Ban zero-hours contracts that exploit workers, says TUC

Ban zero-hours contracts that exploit workers, says TUC
People on zero-hour contracts are more than twice as likely to work night shifts, and are paid a third less an hour than other workers, the TUC says.

After polling 3,287 workers - 300 of them zero-hour staff - it concluded the "exploitative" system should be banned.

It says the flexibility such contracts offer are only "good for employers".

But the government said a ban would "impact more people than it would help", arguing zero-hours worked well for students, carers and retirees.

"They provide flexibility for both employers and individuals, such as carers, students, or retirees," a business department spokesman added.

TUC general secretary Frances O Grady said "the vast majority" of people on zero-hours contracts "want out".

"Zero-hours workers regularly work through the night for low pay, putting their health at risk. And many face the constant uncertainty of not knowing when their next shift will come," she added.

The TUC s research is likely to reignite the debate over zero-hour contracts.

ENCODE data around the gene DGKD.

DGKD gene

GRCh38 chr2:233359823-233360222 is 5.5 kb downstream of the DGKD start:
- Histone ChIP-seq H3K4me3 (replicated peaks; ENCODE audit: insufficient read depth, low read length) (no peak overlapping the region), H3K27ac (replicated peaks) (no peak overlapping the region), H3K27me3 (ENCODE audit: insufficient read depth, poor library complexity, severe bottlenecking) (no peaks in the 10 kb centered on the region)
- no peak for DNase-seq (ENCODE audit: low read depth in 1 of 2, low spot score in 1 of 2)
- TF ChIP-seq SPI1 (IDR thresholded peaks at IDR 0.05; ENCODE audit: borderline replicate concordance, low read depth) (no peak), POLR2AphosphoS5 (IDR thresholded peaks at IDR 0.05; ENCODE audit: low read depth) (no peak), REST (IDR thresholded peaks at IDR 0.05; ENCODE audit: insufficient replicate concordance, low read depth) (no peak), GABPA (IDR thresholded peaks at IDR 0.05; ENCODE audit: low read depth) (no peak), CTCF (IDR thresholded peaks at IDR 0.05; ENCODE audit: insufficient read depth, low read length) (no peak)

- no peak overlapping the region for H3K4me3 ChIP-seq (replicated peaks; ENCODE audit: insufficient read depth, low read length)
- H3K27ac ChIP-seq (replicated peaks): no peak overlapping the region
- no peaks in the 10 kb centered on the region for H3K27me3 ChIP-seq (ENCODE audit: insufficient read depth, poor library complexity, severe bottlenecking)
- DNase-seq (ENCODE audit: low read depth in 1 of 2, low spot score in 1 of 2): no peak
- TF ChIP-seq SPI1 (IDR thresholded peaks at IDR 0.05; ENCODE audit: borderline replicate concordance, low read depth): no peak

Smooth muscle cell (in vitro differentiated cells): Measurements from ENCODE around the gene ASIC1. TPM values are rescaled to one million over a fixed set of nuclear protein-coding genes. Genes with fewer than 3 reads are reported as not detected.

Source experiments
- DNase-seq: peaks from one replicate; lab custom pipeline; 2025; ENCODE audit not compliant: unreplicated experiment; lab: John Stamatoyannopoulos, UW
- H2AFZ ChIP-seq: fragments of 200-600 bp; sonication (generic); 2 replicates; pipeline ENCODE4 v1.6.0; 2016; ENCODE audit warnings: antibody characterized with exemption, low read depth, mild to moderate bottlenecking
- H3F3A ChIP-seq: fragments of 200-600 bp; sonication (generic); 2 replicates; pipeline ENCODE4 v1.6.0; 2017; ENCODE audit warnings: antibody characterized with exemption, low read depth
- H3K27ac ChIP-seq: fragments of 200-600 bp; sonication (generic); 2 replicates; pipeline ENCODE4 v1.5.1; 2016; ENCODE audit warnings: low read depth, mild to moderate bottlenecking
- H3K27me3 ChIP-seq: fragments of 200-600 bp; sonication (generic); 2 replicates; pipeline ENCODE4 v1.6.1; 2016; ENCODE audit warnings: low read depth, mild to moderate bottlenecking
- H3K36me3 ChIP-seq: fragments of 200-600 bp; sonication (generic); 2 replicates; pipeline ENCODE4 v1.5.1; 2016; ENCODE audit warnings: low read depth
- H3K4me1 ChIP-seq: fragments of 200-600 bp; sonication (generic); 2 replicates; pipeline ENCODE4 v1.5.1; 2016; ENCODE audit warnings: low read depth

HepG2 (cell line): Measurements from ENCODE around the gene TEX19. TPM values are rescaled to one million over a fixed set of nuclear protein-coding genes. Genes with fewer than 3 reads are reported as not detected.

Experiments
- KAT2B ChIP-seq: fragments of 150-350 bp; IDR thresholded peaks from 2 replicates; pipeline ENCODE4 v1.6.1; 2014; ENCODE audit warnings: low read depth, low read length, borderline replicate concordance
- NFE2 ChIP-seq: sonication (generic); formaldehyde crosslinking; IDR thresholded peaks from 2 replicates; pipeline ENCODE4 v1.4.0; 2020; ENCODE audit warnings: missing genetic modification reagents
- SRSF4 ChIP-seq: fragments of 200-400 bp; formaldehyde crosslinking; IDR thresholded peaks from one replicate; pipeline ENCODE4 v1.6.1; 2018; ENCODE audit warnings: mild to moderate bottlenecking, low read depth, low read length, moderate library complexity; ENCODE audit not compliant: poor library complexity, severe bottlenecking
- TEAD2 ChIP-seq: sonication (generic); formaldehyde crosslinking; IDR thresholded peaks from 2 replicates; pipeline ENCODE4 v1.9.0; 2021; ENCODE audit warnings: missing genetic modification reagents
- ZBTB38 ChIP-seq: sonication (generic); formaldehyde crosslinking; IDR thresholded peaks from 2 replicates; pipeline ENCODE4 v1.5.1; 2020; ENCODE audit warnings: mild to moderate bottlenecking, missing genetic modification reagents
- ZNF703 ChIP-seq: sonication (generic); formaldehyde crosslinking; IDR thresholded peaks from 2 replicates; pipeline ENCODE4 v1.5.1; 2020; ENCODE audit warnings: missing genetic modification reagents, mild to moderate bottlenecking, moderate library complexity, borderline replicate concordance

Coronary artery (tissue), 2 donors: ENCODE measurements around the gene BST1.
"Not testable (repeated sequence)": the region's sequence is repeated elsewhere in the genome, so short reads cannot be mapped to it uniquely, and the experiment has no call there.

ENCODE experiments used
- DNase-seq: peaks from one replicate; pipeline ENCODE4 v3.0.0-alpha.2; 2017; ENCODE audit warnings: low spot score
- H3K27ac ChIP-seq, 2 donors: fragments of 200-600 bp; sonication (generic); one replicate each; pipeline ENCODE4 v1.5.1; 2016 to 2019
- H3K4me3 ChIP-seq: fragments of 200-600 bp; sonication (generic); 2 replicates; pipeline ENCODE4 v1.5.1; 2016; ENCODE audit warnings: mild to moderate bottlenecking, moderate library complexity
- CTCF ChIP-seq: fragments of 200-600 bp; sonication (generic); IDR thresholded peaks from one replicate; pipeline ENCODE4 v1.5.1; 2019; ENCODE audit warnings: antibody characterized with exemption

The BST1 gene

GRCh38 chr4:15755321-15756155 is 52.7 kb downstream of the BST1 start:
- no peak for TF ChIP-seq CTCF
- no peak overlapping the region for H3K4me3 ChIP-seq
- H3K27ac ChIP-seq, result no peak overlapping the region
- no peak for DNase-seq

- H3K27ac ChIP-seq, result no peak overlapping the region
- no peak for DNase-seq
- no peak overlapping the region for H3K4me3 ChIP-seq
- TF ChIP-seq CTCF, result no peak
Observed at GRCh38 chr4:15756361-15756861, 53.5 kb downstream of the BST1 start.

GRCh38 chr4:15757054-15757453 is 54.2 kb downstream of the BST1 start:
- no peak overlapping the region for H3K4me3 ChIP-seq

While the casual employment contracts don t oblige employers to provide a minimum number of working hours, they don t oblige employees to accept any of the hours offered by their employer either.

Workers on zero-hours contracts are still entitled to statutory annual leave and the national minimum wage.

Although such contracts have been controversial, many say they provide flexibility to people such as students, parents and those with other caring responsibilities.

But critics say that zero-hours contracts create insecurity for workers and are used by employers to undercut wages and avoid holiday pay and pension contributions.
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